The Queens Jubilee and the Hangman

15 April 2013

Gepp & Sons' longest serving member of staff, Peter Davis, was interviewed by the Essex Chronicle as part of their "Darker and Lighter sides of Chelmsford" article and recalls the fact that CAPITAL punishment was still enforced when Queen Elizabeth came to the throne.

It was a gruesome ritual of the High Sherriff's office which was administered by Chelmsford solicitors Gepp & Sons and executed by infamous hangman Albert Pierrepoint. The film 'Pierrepoint' released in 2006 loosely follows the work of Britains' most prolific hangman. He was responsible for up to 600 executions between 1932 and 1956

Peter Davis, 81, had a career spanning 51 years (and 2 days) with Gepp & Sons and remembers vividly this darker side of the world of 60 years ago.

Peter recalled: "Many times have I heard the under-sheriff's secretary phone Mrs Pierrepoint at their home in Yorkshire to arrange meetings at Pentonville Prison, where many of the Essex hangings took place back then."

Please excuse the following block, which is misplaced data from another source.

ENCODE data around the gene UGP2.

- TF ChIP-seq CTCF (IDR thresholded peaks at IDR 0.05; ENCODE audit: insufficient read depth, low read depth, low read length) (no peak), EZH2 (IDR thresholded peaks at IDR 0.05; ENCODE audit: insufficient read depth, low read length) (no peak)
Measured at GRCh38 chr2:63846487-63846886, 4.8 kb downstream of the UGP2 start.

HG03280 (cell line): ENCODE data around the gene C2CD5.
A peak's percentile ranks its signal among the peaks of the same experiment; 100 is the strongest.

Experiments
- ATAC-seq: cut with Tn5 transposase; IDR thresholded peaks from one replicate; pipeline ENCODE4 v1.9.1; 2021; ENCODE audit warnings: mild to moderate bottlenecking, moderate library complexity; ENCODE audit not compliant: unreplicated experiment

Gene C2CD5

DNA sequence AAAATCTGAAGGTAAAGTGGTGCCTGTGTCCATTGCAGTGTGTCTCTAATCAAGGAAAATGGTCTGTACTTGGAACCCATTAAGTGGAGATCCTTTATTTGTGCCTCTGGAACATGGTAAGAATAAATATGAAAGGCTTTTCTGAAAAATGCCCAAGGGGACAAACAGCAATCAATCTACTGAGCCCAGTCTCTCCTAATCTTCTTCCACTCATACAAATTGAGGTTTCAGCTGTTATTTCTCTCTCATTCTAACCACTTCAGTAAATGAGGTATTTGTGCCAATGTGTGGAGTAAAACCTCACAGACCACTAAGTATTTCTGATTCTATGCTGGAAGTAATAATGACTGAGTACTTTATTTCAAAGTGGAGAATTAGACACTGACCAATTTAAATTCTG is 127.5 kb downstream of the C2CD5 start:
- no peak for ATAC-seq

The under-sheriff, Gepp & Sons Mr Archibald Douglas Paxton-Thompson, would attend while Mr Pierrepoint estimated the weight of the condemned prisoner.

"Once everything was set up it would be Mr Paxton-Thomson's task to test the rope by pulling down on it," said Mr Davis. "Of course this all came to an end with the 1965 Silverman Bill which ended capital punishment."

More interesting fact on the history of Gepp and Sons and their 250 years service to the county of Essex can be found in 'The Way We Worked'.